A continuing tightening of margins for network resellers will see many abandon the business in 1997 unless they can add more value to what are becoming commodity items for the average network.
"Anyone that can remember the PC business of 10 years ago will know what the networking business is going through now," says Datacraft Australia's Dolores Diez-Simson.
Recently appointed the company's business communications manager, Diez-Simson has extensive experience in networking - with UB Networks - and the Unix market with Sun Microsystems.
"There's been a big increase in network resellers but many of them are not adding any further value to the equipment they resell," she says. Datacraft is repositioning itself as a solutions integrator specialising in networking - with particular emphasis on larger networks.
Echoing the thoughts of Diez-Simson, Ian Fewtrell, general manager of Anite Networks Australia, agrees that the network market is changing. "It's more driven by commodity items just like the PC market of a few years ago."
Formerly Cray Communications, Anite's business consists of consultancy and technology services and network support. "We've looked hard at our business to see what further value we can provide," said Fewtrell.
"It's clear that network technology is no longer seen as a black art, but it still requires a lot of expertise to get it right."
One area being developed by Anite is network support services, where its own technical people are working on-site for clients.
"We see this as becoming big business as many companies look at outsourcing part of their IT operations," said Fewtrell.
"We don't believe companies will want to outsource all their IT operations - that would be like giving away the crown jewels. But one area that can be easily outsourced is network support."
For one major customer, Anite has a technical support person at each one of 18 locations - each with several sub-contractors - all supporting the client company's networking operations.
"Having the right expertise is the key to being able to offer this sort of service," said Fewtrell.
Datacraft's Diez-Simson agrees. "If you look at the companies we represent, some of them compete with each other. It's up to us with our expertise to integrate the components required to give the client the best network solution," she said. Datacraft is tipped to announce good results for its networking business in the near future.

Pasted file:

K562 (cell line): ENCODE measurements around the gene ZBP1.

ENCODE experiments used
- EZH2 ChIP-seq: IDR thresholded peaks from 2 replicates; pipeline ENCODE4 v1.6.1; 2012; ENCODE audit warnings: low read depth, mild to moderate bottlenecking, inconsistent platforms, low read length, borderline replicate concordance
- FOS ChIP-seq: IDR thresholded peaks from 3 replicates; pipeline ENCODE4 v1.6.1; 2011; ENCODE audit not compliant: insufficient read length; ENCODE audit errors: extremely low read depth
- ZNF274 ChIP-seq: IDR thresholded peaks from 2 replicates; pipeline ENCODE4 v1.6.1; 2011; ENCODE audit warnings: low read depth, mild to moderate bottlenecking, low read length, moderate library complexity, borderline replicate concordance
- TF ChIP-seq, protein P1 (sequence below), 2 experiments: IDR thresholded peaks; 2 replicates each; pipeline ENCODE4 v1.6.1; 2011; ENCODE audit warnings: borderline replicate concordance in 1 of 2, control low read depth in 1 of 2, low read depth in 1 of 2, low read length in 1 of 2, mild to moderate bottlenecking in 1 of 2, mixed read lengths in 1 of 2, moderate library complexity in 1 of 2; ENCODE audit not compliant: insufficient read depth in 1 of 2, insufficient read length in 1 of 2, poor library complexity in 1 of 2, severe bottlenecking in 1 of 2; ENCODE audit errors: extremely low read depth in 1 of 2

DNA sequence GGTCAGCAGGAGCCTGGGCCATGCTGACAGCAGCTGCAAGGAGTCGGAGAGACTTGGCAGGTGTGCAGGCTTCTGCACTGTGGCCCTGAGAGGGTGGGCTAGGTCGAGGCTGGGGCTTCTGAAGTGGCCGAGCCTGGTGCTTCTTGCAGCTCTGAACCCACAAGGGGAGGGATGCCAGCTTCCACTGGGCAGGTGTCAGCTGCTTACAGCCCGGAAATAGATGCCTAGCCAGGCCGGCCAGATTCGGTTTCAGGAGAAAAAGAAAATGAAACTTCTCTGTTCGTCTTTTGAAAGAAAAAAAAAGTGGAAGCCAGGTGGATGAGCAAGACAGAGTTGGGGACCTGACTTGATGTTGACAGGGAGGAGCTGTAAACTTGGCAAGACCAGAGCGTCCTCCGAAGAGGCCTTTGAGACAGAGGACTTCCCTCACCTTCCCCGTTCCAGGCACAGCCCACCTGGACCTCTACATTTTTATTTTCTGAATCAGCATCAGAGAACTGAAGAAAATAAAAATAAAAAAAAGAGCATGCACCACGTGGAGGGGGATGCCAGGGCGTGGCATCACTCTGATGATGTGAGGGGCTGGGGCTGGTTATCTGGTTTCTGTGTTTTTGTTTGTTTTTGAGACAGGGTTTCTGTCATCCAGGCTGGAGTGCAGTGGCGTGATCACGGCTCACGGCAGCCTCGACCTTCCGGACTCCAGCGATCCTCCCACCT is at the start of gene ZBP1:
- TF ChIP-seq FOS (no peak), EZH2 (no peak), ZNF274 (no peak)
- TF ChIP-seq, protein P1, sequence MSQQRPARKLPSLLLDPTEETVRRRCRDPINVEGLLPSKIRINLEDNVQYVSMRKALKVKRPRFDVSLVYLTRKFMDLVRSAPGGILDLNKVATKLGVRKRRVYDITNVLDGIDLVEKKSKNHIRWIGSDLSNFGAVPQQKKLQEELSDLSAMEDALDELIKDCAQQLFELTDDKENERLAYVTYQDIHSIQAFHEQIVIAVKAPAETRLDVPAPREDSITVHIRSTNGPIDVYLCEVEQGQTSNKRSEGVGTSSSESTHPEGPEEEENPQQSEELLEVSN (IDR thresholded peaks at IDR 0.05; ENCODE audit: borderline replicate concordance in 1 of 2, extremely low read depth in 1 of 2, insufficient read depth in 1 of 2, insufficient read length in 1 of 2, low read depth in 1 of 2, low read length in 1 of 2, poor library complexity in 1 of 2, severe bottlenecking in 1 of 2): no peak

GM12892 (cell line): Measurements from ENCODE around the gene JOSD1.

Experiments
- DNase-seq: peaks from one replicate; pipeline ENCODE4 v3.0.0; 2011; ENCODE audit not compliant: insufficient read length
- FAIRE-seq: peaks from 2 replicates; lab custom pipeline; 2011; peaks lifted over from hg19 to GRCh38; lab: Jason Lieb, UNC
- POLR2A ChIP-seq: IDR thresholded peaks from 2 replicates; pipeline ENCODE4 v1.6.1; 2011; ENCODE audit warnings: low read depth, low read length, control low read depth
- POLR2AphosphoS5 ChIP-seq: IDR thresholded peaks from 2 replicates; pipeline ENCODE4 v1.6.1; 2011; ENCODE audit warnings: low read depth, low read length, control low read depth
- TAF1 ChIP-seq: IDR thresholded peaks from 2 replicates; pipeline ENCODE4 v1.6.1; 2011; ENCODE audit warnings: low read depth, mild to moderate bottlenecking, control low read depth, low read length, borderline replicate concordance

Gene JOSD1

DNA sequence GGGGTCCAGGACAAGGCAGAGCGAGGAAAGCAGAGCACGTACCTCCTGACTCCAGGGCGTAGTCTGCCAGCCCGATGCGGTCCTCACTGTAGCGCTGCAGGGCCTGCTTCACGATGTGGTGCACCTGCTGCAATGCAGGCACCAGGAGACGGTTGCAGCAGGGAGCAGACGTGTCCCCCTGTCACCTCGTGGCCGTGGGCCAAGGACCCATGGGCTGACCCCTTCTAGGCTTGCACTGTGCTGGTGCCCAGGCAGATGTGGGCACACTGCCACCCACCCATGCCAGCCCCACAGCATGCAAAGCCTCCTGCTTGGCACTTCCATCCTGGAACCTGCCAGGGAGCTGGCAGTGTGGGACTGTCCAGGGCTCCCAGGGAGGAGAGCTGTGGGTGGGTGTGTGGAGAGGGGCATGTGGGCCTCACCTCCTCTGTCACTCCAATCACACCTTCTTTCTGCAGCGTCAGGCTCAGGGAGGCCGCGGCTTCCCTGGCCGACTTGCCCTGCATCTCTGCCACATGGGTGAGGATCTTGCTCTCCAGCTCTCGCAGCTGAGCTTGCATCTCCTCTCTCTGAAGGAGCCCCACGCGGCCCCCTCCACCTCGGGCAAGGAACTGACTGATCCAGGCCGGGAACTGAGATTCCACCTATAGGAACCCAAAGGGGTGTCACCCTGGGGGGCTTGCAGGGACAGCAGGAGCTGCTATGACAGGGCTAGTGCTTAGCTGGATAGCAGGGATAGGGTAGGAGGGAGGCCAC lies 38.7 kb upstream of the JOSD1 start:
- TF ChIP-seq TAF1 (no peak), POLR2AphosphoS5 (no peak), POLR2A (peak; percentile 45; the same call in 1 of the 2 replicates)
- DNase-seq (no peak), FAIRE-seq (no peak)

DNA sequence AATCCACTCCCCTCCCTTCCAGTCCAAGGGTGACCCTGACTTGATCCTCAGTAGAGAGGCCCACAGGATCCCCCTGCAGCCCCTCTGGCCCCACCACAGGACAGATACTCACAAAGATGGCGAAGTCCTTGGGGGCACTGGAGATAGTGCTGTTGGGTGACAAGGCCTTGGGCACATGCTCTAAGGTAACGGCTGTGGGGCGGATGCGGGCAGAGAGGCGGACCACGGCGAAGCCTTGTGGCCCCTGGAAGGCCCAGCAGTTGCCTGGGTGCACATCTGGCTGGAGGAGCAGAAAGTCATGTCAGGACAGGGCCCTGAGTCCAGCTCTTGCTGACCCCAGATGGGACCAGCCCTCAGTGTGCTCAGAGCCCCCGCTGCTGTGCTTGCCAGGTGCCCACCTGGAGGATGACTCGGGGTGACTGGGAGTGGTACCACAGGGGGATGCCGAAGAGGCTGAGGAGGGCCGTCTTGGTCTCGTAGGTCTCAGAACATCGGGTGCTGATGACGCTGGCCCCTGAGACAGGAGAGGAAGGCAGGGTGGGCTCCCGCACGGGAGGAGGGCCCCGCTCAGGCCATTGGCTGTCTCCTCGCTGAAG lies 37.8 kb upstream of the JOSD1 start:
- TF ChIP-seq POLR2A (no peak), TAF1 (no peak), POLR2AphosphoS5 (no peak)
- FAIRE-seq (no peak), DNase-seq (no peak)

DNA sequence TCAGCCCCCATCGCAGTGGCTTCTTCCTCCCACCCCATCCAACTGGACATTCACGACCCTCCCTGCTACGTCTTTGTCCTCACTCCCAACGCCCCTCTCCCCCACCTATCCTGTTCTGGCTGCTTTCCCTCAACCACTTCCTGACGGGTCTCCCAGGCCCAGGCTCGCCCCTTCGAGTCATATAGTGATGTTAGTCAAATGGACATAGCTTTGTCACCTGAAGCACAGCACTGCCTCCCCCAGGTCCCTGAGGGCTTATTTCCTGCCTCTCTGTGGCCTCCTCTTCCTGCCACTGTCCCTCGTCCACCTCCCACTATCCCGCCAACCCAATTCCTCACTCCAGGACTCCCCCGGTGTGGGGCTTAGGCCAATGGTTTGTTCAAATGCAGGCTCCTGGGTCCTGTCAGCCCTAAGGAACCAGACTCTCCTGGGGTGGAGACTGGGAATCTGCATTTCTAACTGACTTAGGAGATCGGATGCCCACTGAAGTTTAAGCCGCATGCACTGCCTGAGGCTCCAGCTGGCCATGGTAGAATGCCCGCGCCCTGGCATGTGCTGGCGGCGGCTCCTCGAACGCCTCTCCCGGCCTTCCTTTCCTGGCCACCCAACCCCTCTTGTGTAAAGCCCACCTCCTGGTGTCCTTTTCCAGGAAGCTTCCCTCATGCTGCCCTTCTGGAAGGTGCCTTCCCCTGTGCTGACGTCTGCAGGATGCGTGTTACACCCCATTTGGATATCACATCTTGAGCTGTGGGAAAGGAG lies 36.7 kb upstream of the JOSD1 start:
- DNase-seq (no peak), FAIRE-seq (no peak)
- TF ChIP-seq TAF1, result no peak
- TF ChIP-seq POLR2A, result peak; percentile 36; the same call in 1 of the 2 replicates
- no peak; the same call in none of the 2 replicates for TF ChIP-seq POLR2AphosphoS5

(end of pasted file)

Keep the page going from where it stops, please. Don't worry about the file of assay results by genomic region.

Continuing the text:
Kit Craig, general manager of Future Technologies, says the trend towards the network market becoming commodity-driven has been there for some time. "Certainly, smaller resellers will have to partner but we see medium-sized resellers will grow based on their greater skills."
Fuelling this growth in the medium and large resellers will be an acceleration of the move to electronic commerce this year. "Electronic commerce will be a real hot button but only the larger resellers will have the necessary skills to take advantage of this," said Craig.
But not everyone agrees margins will continue to get tighter as the market becomes more commodity-oriented. Colin Kempter, general manager for international sales and marketing at Scitec, agrees there is pressure now on margins. "But new technology is coming that will give resellers more room with margins.
"The market is looking good from our perspective," he said. "We're making profits."
Kempter says the changes in the market would also see network resellers and integrators specialise in some aspects of the total business. "Our expertise is in wide area networking and voice/data networking," he said. Scitec recently signed a major deal with Arnott's Biscuits, which involves the installation of a frame relay network for voice and data.
At the supplier's end of the market, Digital's network marketing manager, John Koole, agreed with the prevailing view that margins are the biggest challenge facing network resellers.
"Customers are focused on price and product delivery," he said. "The differentiating factor for many resellers will be the level of service they offer - from the way they answer the phone to delivering accurate RFPs.
"End-users don't have time to waste - they won't put up with bad service but could pay a premium for good service. It's up to the reseller," Koole said.